Photo by Heather Kennedy for Birth.Movies.Death.
Nicolas Cage means a lot of different things to a lot of different people. For some, he’s one of the great and under-appreciated actors of his time, as physical and expressive a performer as modern film has seen. For others, he’s an over-the-top cult figure. To casual onlookers, he’s the centerpiece of all those “craziest scenes from The Wicker Man” montages on YouTube. In actuality, Cage exists at the nexus of all these things and more, as an utterly singular being who’s given a litany of exceptional performances throughout his career, and (lest we ever forget) will be immortalized in a concrete pyramid in New Orleans when he one day continues to the next grand adventure.
For several years now, the Alamo Drafthouse has celebrated Cage’s mad genius with a day-long CAGED marathon, a curated mystery box of movies from his eclectic filmography. In its fourth year, though (appropriately named C4GED), the Drafthouse pulled off the ultimate coup for a festival celebrating all things Cage: the man himself. This year’s festival has been called the fourth and final edition, but the Drafthouse sent it out with a bang, inviting Cage to grace the audience with his inimitable presence and screen a fresh batch of Cage classics that the actor hand-picked: Bangkok Dangerous, Joe, Bringing Out the Dead, Army of One, and Lord of War.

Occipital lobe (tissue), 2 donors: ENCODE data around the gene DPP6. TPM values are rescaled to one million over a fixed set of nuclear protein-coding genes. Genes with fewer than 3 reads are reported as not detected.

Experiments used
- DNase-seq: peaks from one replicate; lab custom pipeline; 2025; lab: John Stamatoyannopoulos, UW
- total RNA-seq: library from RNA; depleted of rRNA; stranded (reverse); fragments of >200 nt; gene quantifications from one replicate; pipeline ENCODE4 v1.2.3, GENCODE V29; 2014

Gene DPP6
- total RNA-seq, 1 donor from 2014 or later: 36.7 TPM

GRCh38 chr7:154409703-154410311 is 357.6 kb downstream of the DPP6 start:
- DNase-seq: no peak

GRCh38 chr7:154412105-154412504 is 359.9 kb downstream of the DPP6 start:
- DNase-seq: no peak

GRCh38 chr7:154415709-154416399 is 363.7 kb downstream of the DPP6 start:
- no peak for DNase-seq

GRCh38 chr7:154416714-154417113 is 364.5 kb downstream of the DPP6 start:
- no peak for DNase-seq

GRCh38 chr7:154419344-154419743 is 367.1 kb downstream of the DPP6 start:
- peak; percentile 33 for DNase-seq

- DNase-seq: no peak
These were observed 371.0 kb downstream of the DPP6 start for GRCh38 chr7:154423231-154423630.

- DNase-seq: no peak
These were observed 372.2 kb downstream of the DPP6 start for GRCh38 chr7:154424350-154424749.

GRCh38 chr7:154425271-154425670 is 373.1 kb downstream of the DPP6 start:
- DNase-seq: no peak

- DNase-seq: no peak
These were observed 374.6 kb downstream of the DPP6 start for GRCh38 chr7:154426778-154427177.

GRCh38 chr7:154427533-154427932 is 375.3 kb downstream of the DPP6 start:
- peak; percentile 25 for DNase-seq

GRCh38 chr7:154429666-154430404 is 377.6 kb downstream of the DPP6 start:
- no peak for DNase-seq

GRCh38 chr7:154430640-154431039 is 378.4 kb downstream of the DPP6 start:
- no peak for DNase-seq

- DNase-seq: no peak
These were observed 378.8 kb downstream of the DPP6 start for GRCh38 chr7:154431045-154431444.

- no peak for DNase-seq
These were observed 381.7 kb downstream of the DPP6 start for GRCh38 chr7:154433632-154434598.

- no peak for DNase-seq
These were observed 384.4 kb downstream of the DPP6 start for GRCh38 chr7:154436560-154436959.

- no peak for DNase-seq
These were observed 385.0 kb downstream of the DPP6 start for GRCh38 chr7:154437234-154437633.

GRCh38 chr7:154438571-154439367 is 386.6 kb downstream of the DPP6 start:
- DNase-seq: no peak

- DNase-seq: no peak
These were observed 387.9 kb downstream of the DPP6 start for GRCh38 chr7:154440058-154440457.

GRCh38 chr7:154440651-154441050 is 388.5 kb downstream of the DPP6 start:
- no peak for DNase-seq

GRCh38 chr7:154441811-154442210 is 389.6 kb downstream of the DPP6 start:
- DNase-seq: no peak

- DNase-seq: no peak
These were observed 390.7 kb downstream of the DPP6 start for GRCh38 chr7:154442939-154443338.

As if that weren’t enough, Cage also took the stage and delivered a dramatic reading of Edgar Allen Poe’s “The Tell-Tale Heart,” which the Drafthouse has been kind enough to make public. There’s a lot of suspicion lately that the world is losing itself to the invisible forces of darkness, but for one glorious January day in Austin, Nicolas Cage spent twelve hours watching a bunch of his movies with a theater full of die-hard fans. There is goodness in us yet.
You can watch Cage’s reading here, and check out more pictures from the event over at Birth.Movies.Death.